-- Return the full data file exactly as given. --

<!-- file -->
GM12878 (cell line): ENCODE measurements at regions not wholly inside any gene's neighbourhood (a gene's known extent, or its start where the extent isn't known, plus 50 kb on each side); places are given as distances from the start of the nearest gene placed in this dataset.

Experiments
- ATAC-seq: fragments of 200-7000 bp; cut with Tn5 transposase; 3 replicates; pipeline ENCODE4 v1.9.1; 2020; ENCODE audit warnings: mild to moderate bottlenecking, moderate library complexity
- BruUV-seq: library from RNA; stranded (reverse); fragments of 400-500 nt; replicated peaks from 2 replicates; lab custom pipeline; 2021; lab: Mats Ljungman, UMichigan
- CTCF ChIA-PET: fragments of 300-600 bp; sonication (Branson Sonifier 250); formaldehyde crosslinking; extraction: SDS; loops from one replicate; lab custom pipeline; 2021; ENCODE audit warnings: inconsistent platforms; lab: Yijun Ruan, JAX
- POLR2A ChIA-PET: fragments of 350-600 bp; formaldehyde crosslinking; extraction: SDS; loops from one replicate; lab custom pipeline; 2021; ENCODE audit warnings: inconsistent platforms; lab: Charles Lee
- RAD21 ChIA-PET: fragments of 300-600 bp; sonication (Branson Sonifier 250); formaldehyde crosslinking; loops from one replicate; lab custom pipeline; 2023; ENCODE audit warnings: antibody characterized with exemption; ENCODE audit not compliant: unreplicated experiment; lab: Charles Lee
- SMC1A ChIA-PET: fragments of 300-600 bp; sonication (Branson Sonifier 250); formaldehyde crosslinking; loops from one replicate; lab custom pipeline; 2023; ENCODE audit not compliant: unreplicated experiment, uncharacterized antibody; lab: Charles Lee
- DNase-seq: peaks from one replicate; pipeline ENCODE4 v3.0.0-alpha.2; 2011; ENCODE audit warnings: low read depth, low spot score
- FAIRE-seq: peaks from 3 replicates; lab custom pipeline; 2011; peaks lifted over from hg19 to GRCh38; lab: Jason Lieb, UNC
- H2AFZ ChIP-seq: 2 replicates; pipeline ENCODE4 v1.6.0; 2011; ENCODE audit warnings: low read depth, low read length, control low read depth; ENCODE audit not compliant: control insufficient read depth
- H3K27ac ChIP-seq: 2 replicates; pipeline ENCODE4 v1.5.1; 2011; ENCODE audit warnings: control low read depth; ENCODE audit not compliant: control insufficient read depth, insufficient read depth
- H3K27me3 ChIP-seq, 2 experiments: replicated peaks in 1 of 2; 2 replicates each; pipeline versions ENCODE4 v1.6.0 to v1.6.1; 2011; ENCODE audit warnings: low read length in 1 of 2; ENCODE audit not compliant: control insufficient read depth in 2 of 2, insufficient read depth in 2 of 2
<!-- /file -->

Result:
GM12878 (cell line): ENCODE measurements at regions not wholly inside any gene's neighbourhood (a gene's known extent, or its start where the extent isn't known, plus 50 kb on each side); places are given as distances from the start of the nearest gene placed in this dataset.

Experiments
- ATAC-seq: fragments of 200-7000 bp; cut with Tn5 transposase; 3 replicates; pipeline ENCODE4 v1.9.1; 2020; ENCODE audit warnings: mild to moderate bottlenecking, moderate library complexity
- BruUV-seq: library from RNA; stranded (reverse); fragments of 400-500 nt; replicated peaks from 2 replicates; lab custom pipeline; 2021; lab: Mats Ljungman, UMichigan
- CTCF ChIA-PET: fragments of 300-600 bp; sonication (Branson Sonifier 250); formaldehyde crosslinking; extraction: SDS; loops from one replicate; lab custom pipeline; 2021; ENCODE audit warnings: inconsistent platforms; lab: Yijun Ruan, JAX
- POLR2A ChIA-PET: fragments of 350-600 bp; formaldehyde crosslinking; extraction: SDS; loops from one replicate; lab custom pipeline; 2021; ENCODE audit warnings: inconsistent platforms; lab: Charles Lee
- RAD21 ChIA-PET: fragments of 300-600 bp; sonication (Branson Sonifier 250); formaldehyde crosslinking; loops from one replicate; lab custom pipeline; 2023; ENCODE audit warnings: antibody characterized with exemption; ENCODE audit not compliant: unreplicated experiment; lab: Charles Lee
- SMC1A ChIA-PET: fragments of 300-600 bp; sonication (Branson Sonifier 250); formaldehyde crosslinking; loops from one replicate; lab custom pipeline; 2023; ENCODE audit not compliant: unreplicated experiment, uncharacterized antibody; lab: Charles Lee
- DNase-seq: peaks from one replicate; pipeline ENCODE4 v3.0.0-alpha.2; 2011; ENCODE audit warnings: low read depth, low spot score
- FAIRE-seq: peaks from 3 replicates; lab custom pipeline; 2011; peaks lifted over from hg19 to GRCh38; lab: Jason Lieb, UNC
- H2AFZ ChIP-seq: 2 replicates; pipeline ENCODE4 v1.6.0; 2011; ENCODE audit warnings: low read depth, low read length, control low read depth; ENCODE audit not compliant: control insufficient read depth
- H3K27ac ChIP-seq: 2 replicates; pipeline ENCODE4 v1.5.1; 2011; ENCODE audit warnings: control low read depth; ENCODE audit not compliant: control insufficient read depth, insufficient read depth
- H3K27me3 ChIP-seq, 2 experiments: replicated peaks in 1 of 2; 2 replicates each; pipeline versions ENCODE4 v1.6.0 to v1.6.1; 2011; ENCODE audit warnings: low read length in 1 of 2; ENCODE audit not compliant: control insufficient read depth in 2 of 2, insufficient read depth in 2 of 2